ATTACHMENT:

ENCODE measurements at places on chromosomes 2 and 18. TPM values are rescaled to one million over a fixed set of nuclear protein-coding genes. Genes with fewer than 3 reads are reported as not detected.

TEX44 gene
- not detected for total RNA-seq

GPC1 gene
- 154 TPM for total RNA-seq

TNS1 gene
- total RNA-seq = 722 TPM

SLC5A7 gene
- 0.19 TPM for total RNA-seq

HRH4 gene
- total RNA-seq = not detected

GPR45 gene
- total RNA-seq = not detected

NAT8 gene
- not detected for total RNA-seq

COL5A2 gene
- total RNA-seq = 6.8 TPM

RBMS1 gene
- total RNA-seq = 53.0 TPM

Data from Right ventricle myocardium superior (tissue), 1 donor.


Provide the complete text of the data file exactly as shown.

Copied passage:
ENCODE measurements at places on chromosomes 2 and 18. TPM values are rescaled to one million over a fixed set of nuclear protein-coding genes. Genes with fewer than 3 reads are reported as not detected.

TEX44 gene
- not detected for total RNA-seq

GPC1 gene
- 154 TPM for total RNA-seq

TNS1 gene
- total RNA-seq = 722 TPM

SLC5A7 gene
- 0.19 TPM for total RNA-seq

HRH4 gene
- total RNA-seq = not detected

GPR45 gene
- total RNA-seq = not detected

NAT8 gene
- not detected for total RNA-seq

COL5A2 gene
- total RNA-seq = 6.8 TPM

RBMS1 gene
- total RNA-seq = 53.0 TPM

Data from Right ventricle myocardium superior (tissue), 1 donor.